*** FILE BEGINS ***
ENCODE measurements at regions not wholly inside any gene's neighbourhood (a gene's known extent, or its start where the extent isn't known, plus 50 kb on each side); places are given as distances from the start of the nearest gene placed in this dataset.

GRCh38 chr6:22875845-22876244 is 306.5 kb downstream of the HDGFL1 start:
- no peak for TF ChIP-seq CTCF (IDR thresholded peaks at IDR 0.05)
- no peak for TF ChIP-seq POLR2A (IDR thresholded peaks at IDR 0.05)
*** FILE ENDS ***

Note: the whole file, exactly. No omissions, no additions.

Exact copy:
ENCODE measurements at regions not wholly inside any gene's neighbourhood (a gene's known extent, or its start where the extent isn't known, plus 50 kb on each side); places are given as distances from the start of the nearest gene placed in this dataset.

GRCh38 chr6:22875845-22876244 is 306.5 kb downstream of the HDGFL1 start:
- no peak for TF ChIP-seq CTCF (IDR thresholded peaks at IDR 0.05)
- no peak for TF ChIP-seq POLR2A (IDR thresholded peaks at IDR 0.05)